Obligation to Parents and Other Traps Built of Guilt, Kindness, and Hope

512px-Agaricus_silvicola_father_and_son

I can begin this no other way than by quoting from Philip Larkin’s This Be The Verse:

They fuck you up, your mum and dad.
    They may not mean to, but they do.
They fill you with the faults they had
    And add some extra, just for you.

This stanza will strike you as funny, dark, or both. Not to mention, profane. Today’s question is, what is an adult to do about it? The parents, not the profanity.

Therapists are not in the habit of telling you to “dump” the folks. Yet, sometimes the work of therapy leads there. I will not recount all the bad things done by parents. You are aware of them, including their extraordinary range and frank ingenuity, as if mom and dad stayed up late refining their torture kit.

Most adult offspring hang in, maintain contact, show respect, and (for a while at least) hope for love. Yes, some of the now-matured children echo Larkin’s profanity and never look back, but not as many as you think.

What keeps us in such relationships long after we’ve left the home? Here are a few of the reasons in random order:

  • “They are old. The events happened ages ago. They did the best they could. I don’t wish to hurt them.” If the caretakers reformed themselves these statements are adaptive and considerate, even without receiving an apology for past mistakes. Instead, let’s focus on only those parents who persist with criticism, setting sibling against sibling, praising one to down the other, and more creative forms of mistreatment.
  • “They are my parents. I can’t just walk away. They did lots of good for me, too. I’m obligated.” In addition to those things they did to you, they did many for you: food, clothing, and even moments of affection. The inconsistency of an abusive elder ties us in knots. Were they harsh in every action, dismissing them would be easier. I can’t tell you how to weigh the good and bad in the abstract, balancing one against another on the scales of justice, but examination often reveals you came out on the losing end. Perhaps more important, you are still losing. Indeed, you may yet spend a good part of your life’s psychic energy blaming yourself, having been taught to take fault, thus compounding your injury.
  • “Shouldn’t I forgive them? My religion says so.” Forgiveness for an aggressor who removed your spleen yesterday is not the same as forgiving someone while he is slicing out your heart today. Mercy is a generous act, to oneself and to the one who harmed you. Don’t, however, make a foolish decision by giving anyone the tacit permission to repeat the crime.
  • “The parents of my friends were just like them. Some were worse.” Perhaps, but irrelevant. Were everyone to poison their child, the violence would not be acceptable. Were everyone else to beat their children for 20 minutes a day, 10 minutes would not be a kindness.
  • “They had such a terrible life themselves. They didn’t know better.” Your mom and dad still can learn.
  • “I’m not that sort of person. I can’t be mean to them.” Ending the relationship with parents or limiting contact might be thought of as heartless. My guess is, however, if an animal bites your hand whenever you offer food, your generosity might change over time. Moreover, few of the really awful parents are “hurt” by a child’s late rejection. Anger and further indictments of the adult child are more typical. Corrupt parents have been known to deny the crime. Much wrong doing gets lost in the night and fog of passing time.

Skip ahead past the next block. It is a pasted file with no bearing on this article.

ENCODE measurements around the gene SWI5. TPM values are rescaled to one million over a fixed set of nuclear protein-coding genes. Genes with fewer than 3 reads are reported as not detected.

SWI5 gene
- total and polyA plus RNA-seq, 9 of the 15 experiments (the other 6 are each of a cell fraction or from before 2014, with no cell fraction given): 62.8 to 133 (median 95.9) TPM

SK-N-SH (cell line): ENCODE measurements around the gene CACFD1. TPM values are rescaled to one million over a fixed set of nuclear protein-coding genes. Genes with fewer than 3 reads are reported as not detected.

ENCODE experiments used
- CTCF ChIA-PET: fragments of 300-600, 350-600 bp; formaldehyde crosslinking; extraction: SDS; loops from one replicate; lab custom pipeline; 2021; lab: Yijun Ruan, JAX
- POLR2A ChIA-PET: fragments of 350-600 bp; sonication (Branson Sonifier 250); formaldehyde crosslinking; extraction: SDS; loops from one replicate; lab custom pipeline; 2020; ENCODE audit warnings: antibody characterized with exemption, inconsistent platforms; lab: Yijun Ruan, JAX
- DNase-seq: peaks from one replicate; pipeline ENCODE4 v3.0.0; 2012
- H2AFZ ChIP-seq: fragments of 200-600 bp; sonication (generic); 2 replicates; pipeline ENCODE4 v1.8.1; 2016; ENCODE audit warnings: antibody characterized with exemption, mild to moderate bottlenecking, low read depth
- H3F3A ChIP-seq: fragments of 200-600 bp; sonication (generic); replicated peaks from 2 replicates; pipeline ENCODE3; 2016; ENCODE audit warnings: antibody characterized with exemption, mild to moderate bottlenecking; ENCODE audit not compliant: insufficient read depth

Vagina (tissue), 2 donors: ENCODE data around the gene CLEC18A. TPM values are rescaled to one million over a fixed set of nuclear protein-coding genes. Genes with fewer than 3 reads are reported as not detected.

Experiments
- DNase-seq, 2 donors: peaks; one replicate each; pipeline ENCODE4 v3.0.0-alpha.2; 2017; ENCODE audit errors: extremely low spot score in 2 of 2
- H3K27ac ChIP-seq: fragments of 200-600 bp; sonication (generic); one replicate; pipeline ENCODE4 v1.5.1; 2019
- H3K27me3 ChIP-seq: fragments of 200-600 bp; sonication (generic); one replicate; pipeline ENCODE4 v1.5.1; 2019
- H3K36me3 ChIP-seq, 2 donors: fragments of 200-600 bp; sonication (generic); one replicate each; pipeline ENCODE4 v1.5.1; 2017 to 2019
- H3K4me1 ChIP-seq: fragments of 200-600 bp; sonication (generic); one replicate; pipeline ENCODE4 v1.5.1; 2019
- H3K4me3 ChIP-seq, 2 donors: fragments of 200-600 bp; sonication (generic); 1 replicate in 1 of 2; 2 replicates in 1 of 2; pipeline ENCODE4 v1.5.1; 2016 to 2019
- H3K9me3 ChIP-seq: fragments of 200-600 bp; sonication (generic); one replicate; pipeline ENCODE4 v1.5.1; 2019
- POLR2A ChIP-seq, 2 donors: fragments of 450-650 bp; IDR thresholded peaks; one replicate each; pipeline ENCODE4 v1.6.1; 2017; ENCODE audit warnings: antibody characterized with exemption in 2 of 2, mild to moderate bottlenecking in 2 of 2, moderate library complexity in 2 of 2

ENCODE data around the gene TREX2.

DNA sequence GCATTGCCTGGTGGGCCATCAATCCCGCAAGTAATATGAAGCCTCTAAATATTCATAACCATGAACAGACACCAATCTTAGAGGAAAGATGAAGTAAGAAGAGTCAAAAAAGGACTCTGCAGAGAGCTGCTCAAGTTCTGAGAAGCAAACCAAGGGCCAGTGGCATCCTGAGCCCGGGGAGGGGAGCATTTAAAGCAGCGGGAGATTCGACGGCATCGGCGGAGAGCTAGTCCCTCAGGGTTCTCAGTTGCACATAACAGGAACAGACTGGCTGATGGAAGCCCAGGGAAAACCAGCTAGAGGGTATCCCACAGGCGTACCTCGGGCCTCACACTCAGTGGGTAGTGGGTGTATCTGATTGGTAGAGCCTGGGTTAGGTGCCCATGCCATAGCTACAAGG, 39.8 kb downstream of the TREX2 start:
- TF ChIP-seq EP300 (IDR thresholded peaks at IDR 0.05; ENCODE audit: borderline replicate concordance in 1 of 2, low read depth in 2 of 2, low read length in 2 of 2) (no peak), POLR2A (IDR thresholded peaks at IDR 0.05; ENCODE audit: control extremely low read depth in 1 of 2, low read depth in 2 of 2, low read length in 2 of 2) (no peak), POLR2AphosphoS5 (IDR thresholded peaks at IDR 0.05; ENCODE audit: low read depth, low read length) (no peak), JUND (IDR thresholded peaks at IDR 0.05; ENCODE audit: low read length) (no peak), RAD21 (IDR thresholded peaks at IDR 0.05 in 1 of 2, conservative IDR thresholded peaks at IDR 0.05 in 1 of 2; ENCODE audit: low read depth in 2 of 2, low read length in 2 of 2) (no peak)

• “I’d feel guilty.” Something for you and your counselor to work on.
  • “I should be over them already.” Maybe, but is this approach working for you?
  • “I don’t want to be a whiner. I should be tougher, not so sensitive.” Those who utter these words are justifying their mistreatment and running from the past. The notion of “getting tough” suggests those who don’t are cowardly. On the contrary, facing reality displays real courage.
  • “What’s the point of talking to them about it now?” We are assuming the mistreatment takes a different shape these days than when you were a kid, but it hasn’t stopped. The point is to get it to stop now, by conversation or removal of yourself.

512px-Keenan_Wynn_Linda_Evans_Jack_Ging_The_Eleventh_Hour_1963

  • “Talking about them is a betrayal.” Discussion with your therapist isn’t the same as a national broadcast. You do them no harm in this way.
  • “Isn’t there nobility in suffering? Don’t we all have our cross to bear?” Not all suffering is noble. As an old colleague used to say, “Get off the cross, we need the wood.”
  • “I’d be ashamed to raise the issue in the family. I’d be blamed. What would my friends think? They always remind me how special my parents are.” Only those who make themselves strong risk being tossed from the arena. Therapy can help with this, especially if you have never said anything to them about how much they hurt you. Recognize that giving them a chance to repent and reform is an act of love and generosity. Similarly, exiting the home takes the bull’s eye off your chest and moves your body from the rifle range. You are not required to aid their target practice as long as they live. By giving in to the terror of family wide disapproval you accept the role of a victim.